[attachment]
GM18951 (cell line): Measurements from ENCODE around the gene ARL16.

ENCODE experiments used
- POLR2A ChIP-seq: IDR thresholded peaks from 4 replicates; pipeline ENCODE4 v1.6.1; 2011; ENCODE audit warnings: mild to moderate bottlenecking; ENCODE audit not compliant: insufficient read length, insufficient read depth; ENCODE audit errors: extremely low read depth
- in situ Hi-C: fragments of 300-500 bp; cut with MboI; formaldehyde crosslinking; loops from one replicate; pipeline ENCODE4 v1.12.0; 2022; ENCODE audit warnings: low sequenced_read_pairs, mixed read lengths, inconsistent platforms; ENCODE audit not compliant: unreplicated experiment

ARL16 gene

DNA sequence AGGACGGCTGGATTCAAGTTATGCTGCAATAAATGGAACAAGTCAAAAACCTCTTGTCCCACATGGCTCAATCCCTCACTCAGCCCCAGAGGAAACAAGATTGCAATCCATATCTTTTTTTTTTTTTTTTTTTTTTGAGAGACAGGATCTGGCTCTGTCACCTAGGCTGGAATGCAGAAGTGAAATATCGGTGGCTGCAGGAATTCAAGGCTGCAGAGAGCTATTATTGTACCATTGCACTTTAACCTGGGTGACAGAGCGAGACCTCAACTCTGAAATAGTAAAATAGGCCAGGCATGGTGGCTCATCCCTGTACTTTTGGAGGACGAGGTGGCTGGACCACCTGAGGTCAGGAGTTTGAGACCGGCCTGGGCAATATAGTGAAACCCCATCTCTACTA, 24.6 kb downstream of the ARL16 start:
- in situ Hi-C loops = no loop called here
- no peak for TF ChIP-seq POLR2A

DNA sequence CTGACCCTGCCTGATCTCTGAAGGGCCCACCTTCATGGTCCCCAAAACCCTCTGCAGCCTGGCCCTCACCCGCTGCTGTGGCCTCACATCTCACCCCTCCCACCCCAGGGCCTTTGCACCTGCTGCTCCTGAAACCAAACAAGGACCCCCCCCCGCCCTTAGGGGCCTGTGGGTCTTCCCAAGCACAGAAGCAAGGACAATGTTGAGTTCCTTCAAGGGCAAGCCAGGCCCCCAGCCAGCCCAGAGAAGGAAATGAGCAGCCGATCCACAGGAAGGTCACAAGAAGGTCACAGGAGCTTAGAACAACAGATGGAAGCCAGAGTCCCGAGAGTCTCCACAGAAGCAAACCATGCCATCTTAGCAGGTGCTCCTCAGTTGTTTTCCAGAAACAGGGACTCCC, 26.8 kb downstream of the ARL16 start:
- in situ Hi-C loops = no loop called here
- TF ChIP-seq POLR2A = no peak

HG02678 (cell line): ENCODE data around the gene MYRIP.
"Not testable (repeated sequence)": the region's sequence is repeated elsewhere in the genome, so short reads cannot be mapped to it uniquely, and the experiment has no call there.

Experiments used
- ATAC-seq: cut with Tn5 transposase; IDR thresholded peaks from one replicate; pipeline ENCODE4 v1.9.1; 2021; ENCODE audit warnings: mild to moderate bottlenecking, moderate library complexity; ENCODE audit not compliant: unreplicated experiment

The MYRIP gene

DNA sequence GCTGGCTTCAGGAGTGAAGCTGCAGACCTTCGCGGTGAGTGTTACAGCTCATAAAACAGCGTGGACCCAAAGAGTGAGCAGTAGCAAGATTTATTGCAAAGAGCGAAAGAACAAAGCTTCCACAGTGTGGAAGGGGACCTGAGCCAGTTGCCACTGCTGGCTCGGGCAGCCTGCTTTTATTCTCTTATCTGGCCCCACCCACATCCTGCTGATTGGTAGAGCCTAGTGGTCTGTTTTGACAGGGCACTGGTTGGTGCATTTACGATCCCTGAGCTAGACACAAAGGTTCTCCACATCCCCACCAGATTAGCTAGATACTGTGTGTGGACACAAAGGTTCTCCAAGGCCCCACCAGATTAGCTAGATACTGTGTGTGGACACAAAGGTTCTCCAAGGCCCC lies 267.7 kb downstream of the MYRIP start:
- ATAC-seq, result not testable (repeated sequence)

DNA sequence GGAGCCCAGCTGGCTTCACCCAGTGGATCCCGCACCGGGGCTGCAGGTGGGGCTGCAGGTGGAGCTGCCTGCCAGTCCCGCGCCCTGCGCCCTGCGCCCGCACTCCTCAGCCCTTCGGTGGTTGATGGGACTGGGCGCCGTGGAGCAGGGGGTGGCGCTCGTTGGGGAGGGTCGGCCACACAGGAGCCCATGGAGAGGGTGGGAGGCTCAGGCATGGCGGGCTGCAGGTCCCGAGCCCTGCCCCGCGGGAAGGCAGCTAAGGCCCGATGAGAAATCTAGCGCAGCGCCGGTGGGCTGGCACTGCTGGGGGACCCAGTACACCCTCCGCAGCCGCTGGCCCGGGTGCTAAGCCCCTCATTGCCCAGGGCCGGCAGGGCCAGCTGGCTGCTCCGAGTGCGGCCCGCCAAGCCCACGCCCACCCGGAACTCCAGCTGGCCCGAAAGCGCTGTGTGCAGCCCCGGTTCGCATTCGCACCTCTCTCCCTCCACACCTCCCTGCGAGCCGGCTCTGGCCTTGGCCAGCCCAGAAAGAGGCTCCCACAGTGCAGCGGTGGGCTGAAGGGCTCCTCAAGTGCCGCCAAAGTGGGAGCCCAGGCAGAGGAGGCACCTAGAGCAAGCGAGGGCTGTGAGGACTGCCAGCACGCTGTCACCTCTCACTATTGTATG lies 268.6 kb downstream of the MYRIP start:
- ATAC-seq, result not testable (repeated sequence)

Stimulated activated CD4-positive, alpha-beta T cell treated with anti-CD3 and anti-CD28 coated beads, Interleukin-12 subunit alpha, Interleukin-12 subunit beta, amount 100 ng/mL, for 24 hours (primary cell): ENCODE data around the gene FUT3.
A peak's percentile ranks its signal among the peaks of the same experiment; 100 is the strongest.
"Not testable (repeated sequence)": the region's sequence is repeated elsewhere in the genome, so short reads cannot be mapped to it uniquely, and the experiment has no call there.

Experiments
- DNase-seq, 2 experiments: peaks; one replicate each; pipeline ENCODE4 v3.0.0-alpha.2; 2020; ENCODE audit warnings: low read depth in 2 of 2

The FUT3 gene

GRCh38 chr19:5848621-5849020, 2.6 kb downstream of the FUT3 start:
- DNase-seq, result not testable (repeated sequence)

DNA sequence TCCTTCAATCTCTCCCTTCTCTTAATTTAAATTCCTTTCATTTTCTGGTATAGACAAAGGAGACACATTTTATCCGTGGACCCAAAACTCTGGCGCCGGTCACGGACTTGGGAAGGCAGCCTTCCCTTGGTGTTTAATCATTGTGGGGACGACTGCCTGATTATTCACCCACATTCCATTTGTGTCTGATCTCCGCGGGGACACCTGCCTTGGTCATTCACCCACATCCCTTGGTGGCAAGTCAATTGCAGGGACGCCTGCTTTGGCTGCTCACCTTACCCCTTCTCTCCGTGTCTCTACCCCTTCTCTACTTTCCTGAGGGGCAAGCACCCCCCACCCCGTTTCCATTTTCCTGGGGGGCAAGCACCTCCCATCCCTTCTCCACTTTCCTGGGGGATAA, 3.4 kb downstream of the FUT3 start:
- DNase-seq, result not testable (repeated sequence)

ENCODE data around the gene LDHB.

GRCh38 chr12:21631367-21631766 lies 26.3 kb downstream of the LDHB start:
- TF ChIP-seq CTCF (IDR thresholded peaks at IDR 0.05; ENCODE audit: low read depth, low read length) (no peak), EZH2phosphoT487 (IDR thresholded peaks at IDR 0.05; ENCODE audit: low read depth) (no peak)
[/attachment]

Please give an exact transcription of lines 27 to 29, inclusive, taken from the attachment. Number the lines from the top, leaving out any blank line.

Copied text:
GRCh38 chr19:5848621-5849020, 2.6 kb downstream of the FUT3 start:
- DNase-seq, result not testable (repeated sequence)

DNA sequence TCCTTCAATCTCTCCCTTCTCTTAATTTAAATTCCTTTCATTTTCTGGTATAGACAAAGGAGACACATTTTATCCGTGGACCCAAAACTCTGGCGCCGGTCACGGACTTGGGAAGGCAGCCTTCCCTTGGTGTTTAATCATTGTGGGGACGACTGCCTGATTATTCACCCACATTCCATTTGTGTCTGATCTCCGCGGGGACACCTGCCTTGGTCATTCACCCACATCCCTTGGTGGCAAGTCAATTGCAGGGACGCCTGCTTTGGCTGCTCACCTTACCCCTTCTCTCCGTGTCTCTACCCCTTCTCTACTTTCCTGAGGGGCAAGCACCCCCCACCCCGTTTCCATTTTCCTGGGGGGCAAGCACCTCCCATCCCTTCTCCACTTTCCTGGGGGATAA, 3.4 kb downstream of the FUT3 start: